Wang Kong (the One-Armed Swordsman) arrives in Japan to find a temple where a Japanese monk has invited Wang Kong to live. Unable to speak Japanese at all, Wang Kong chances upon a traveling Chinese family of entertainers who have made Japan their home. A husband, wife and young boy, they like Japan better then China. Accompanying Wang Kong to the temple the four encounter a procession of samurai transporting specially prepared abalone destined for the Shogun. Everyone must get off the road and let the procession pass or suffer dire consequences. Unfortunately, the little Chinese boy runs after a kite and is set upon by a sword swinging samurai. The mother protects her child but at the cost of her life, the father is killed too. Agast at the cruelty of the samurai, Wang Kong jumps in and kills a number of them. The little boy runs off and is separated from Wang Kong who retreats from further battle. The samurai decide to kill all the innocent people who witnessed the scene and blame the carnage on the “crazed Chinaman”. Zatoichi comes upon the frightened child and decides to take care of him. Later the fugitive Wang Kong meets Zatoichi but the two have a really hard time communicating and Wang Kong is very suspicious of Zatoichi’s motives. Of course this being a Zatoichi film, an evil yakuza gang gets involved and you know what’s going to happen to them.

The first thing that strikes me is how different the One-Armed Swordman films were from the Zatoichi films in terms of sophistication. The HK films of the time were still very stagy in look and acting where the Japanese films were well versed in film techniques and acted in a more natural manner. I am not a great fan of Chang Cheh’s “One Armed Swordsman” but many people really like it and it deserves it’s significance in film history. It was also apparently very popular in Japan.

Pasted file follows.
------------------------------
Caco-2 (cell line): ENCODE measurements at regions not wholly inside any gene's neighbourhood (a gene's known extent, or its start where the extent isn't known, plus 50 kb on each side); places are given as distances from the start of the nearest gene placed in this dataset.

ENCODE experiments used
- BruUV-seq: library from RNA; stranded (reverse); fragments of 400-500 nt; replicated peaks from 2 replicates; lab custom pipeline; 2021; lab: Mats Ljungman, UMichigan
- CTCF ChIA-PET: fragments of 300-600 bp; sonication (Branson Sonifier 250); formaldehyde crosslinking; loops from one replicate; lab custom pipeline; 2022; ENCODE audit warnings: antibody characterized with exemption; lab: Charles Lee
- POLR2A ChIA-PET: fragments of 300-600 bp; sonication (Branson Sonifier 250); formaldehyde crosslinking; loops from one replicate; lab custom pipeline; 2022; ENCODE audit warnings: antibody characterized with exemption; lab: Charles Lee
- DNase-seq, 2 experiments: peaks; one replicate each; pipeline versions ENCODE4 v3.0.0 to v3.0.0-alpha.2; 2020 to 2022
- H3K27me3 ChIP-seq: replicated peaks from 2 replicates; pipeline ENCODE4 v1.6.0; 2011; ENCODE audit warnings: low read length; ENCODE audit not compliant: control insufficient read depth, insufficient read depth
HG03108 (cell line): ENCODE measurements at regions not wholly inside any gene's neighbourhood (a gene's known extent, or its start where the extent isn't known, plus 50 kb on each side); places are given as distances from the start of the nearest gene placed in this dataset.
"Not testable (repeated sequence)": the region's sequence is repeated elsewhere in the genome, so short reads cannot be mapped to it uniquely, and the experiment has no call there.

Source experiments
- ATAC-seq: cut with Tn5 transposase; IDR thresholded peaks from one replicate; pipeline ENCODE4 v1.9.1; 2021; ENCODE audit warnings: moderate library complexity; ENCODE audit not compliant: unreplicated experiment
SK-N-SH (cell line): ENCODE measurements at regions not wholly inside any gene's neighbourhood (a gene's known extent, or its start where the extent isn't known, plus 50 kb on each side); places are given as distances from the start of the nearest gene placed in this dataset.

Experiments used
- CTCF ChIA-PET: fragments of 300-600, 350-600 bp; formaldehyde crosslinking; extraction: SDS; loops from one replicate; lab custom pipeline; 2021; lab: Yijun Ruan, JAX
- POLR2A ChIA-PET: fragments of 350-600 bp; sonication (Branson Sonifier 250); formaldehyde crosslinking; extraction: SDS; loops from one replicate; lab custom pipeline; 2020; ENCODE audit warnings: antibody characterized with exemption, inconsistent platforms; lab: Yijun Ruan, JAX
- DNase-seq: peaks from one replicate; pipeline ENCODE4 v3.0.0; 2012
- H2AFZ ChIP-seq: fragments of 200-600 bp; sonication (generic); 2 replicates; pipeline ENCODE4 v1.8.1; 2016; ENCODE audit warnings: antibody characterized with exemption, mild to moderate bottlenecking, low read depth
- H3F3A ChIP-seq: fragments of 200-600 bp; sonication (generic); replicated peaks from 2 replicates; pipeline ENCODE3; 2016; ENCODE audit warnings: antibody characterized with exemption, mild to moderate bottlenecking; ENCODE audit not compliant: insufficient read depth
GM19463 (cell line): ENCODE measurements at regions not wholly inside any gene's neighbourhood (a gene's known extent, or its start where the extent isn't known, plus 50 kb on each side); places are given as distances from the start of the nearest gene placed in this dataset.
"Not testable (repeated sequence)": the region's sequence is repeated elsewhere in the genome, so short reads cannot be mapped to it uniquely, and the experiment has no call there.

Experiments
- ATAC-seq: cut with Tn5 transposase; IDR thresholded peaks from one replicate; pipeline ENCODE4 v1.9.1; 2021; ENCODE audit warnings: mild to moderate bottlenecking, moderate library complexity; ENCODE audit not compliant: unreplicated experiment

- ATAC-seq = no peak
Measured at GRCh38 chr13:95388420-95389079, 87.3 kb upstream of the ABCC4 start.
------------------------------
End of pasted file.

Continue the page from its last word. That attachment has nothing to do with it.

This particular outing with the character is arguably the best produced One-Armed Swordsman film with actor Wang Yu as the character. There are a few issues with the film, the most serious is that the producers assumed that you already know Wang Kong is missing an arm and fights with a broken sword. Anyone unfamiliar with the backstory is going to be confused but the film will still be watchable. Second, the highly refined and excellent sword choreography for Zatoichi really makes the faithful but stagy non-weapon kung fu for Wang Kong look not so good. The kung fu sword work comes off fine however. The Japanese producers were very respectful to the One-Armed Swordman mythos and kept the character true to the original film.

The film, while not the absolute best of the Zatoichi series, is very good and touches on a number of issues. There are colorful characters the liven up the film and you will not be wasting your time watching. Recommended.

Zatoichi films? This is a good place to start…

One of the more accessible films in the series due to its simpler story (two heroes ally themselves against an evil but then find themselves on different sides due to a mis-understanding). Though the Zatoichi films often vary in style and in tone, the themes (treat others as you would wish to be treated, be true to your word, gamble within your means, etc), remain constant. Here, the language barrier between Zatoichi and The One-Armed Swordsman (one is Chinese, the other Japanese), is a theme that will have had a greater resonance for its native audience rather than those in the west, but the story works well just as a straight-forward adventure yarn. Shintarô Katsu is as reliably great as ever. By turns dynamic and exacting with the sword, warm of heart with the just and needy, steely and unmerciful of the greedy and vindictive. Zatoichi is one of the great movie heroes. Shintarô Katsu, one of the great heroic actors. If you haven’t seen these films then you could do worse than start here.